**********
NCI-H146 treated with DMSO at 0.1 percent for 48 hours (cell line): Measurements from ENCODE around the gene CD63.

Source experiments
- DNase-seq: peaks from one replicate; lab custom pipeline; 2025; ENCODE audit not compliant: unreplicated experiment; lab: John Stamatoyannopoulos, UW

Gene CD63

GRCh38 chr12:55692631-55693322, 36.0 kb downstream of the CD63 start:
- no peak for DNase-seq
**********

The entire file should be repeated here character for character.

NCI-H146 treated with DMSO at 0.1 percent for 48 hours (cell line): Measurements from ENCODE around the gene CD63.

Source experiments
- DNase-seq: peaks from one replicate; lab custom pipeline; 2025; ENCODE audit not compliant: unreplicated experiment; lab: John Stamatoyannopoulos, UW

Gene CD63

GRCh38 chr12:55692631-55693322, 36.0 kb downstream of the CD63 start:
- no peak for DNase-seq